- New Report highlights loss of trust in financial services, as savings rates reach record low.
- Calls for regulators to put consumer interests first and pre-empt problems in pensions and finance, rather than dealing with losses after they’ve happened.
- For example, banning unregulated investments in SIPPs could protect consumers better.
- Ros Altmann delighted to be appointed as Transparency Task Force 100th Ambassador.
Saving and investing for the future are an important part of social protection, to help people provide for themselves in later life. Regulators and financial firms need to increase efforts to promote consumer interests. I am delighted to become TTF’s 100th Ambassador and to be part of its excellent work on important issues for financial consumers.
New Report highlights loss of confidence in financial services: The Transparency Task Force (TTF) has released a report with RSA and Newgate Communications which highlights a worrying loss of trust and confidence in financial services, across all developed economies. TTF has established a global network of interested groups to tackle this issue, increase trust and improve consumer outcomes.
Savings rates have sunk to an all-time low: The savings gap and rising indebtedness are a burning platform that must be addressed to alleviate later life poverty. Financial firms, regulators, trade bodies and Governments, are perceived to have been insufficiently attentive to the needs and protection of consumers.
Regulators behind the curve: Although the public think that financial institutions’ main role should be safeguarding people’s money, there is a sense of disillusion and scepticism about the motives of financial firms. Rogue traders, lax regulation and unregulated products have caused major scandals and losses, feeding the perception that Regulators are always behind the curve, sweeping up after the fact, rather than pre-empting and preventing problems in the first place.
The pensions industry now needs to work harder to improve engagement and value for money: Having spent many years trying to improve the way the pension system works for people, there have been significant steps forward such as the creation of the Pension Protection Fund; and pensions auto-enrolment, however there is much more to do. The vast majority of workers are in defined contribution schemes, where the level of contributions, investment returns and charges will determine their future pensions. More transparency, fairer charges and improved products can encourage higher contributions.
Scandals still persist as more needs to be done to treat people fairly: The pensions industry has ongoing problems. I have called for simpler, more transparent charges for many years and have highlighted the Net Pay/Relief At Source scandal that forces the lowest earners to pay 25% extra for their pensions. Error rates in auto-enrolment and other pension data must be identified and corrected, so that a reliable Pensions Dashboard can be delivered. These problems are good examples of what can go wrong when the pensions industry fails to consider customer interests carefully.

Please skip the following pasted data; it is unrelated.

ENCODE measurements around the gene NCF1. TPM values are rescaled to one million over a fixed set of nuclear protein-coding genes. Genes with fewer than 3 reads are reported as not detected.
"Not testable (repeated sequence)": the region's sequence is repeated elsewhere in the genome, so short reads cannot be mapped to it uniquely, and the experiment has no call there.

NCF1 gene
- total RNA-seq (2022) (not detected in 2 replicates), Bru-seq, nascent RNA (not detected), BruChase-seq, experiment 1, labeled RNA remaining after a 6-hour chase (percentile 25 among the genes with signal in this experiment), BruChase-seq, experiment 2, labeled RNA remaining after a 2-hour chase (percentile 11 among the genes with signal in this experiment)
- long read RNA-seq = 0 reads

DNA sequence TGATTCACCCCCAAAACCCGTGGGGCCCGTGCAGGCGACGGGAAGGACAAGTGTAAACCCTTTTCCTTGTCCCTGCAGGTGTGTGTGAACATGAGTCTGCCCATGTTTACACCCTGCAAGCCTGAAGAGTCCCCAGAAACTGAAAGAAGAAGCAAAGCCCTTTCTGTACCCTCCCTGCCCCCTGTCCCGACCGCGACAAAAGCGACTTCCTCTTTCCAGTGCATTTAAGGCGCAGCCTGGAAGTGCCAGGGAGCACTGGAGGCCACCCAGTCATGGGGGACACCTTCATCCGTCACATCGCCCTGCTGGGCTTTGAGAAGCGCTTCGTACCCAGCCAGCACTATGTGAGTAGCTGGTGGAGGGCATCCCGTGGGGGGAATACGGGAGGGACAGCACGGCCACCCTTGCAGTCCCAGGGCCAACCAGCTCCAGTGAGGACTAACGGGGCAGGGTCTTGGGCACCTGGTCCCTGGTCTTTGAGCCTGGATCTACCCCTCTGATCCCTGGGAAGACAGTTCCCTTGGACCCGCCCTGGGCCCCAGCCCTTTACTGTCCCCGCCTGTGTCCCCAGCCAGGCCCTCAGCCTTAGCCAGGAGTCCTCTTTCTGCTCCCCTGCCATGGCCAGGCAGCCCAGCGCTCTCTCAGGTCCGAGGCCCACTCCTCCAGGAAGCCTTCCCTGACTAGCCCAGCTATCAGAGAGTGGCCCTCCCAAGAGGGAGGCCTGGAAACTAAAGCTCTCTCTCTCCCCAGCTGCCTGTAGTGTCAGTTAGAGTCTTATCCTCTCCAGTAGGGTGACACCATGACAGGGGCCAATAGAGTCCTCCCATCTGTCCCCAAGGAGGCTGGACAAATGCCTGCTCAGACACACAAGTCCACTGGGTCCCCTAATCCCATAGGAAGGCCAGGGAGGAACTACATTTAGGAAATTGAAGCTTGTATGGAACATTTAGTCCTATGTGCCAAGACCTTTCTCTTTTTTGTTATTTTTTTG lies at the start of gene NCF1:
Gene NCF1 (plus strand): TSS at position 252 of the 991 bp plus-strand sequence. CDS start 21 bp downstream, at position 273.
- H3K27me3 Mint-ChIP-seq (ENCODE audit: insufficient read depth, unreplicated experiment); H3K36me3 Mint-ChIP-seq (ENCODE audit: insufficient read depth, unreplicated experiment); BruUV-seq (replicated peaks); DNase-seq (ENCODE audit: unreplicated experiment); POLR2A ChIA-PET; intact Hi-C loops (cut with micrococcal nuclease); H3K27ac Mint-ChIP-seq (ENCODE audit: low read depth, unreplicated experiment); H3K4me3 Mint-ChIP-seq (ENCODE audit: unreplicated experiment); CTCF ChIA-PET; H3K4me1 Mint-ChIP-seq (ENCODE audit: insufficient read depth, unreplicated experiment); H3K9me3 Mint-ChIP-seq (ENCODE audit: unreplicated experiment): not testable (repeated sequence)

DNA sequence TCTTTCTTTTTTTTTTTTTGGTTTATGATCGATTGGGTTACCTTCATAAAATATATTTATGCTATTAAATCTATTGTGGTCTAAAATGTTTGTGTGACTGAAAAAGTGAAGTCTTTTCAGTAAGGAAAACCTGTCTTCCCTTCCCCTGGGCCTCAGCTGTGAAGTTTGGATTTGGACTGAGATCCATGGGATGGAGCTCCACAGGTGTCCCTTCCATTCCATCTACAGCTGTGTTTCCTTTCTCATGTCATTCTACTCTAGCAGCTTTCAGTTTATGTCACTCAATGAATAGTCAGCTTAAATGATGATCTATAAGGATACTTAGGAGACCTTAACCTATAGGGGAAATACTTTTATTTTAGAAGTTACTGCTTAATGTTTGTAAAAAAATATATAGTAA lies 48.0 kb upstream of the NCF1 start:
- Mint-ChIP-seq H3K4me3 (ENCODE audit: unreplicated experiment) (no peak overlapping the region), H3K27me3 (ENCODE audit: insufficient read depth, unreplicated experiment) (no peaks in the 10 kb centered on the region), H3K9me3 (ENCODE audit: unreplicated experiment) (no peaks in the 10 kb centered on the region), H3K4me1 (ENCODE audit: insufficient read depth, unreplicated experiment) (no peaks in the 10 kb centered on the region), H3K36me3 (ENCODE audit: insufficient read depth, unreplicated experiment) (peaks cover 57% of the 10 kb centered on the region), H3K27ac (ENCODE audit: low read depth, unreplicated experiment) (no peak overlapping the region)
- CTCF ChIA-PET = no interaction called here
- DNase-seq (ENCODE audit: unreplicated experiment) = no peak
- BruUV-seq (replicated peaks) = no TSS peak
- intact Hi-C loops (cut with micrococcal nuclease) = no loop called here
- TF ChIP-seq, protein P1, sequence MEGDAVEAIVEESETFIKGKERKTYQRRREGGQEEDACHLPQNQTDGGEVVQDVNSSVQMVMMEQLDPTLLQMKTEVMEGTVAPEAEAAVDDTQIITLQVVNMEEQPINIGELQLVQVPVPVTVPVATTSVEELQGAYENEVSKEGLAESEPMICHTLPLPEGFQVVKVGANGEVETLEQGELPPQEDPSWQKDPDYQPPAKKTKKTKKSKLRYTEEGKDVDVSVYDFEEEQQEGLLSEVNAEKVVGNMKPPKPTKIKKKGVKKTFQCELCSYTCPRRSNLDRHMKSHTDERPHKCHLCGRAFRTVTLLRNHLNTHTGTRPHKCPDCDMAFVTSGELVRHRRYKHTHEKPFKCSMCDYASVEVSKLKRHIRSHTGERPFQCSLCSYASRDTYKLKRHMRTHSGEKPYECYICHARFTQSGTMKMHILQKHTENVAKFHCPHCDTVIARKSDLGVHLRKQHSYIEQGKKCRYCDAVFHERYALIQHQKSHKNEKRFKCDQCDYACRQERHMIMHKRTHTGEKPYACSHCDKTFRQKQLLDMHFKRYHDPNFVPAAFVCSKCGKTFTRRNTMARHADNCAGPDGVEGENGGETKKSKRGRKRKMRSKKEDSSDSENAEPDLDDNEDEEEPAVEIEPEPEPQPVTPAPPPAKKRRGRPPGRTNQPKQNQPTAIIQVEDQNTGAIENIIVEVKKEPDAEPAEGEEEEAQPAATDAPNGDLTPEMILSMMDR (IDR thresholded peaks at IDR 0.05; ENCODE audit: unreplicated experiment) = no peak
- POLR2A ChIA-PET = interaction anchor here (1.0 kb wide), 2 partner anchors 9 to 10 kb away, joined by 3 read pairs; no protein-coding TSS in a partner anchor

New risks are emerging all the time: The era of ‘light-touch’ regulation (which was more like ‘no-touch’ regulation) resulted in the 2008 financial crisis. Since then, different risks have emerged. New technologies have enabled the rapid spread of unregulated, decentralised investments, which make greater demands on the regulatory system.
Consider banning unregulated investments in SIPPs: Cold-calling and unregulated ‘introducers’ have enticed unsuspecting individuals to invest their pensions in bogus schemes which have subsequently collapsed. If the sector wishes to regain the trust of consumers, it seems essential that new approaches are adopted. One proposal might be to ban the inclusion of unregulated investments in mainstream pension products such as Self-Invested Personal Pensions.
Collaborative co-operation: The TTF approach is about learning from past mistakes in order to improve future behaviours. The new global initiatives comprise a combination of regulatory bodies, Government Departments, Parliamentarians, campaign groups, Think Tanks, Governance and risk experts, academics and major financial firms who aim to achieve a collaborative, co-operative and collegiate approach to improve trust in the sector.
Treat customers fairly and improve transparency: These key stakeholders aim to work together to rebuild confidence in finance, in order to ensure more members of the public can benefit from the opportunities offered by sound savings stewardship and successful long-term investments. To achieve this, good value products and services, which treat customers fairly, are essential. The TTF will be working hard to encourage this.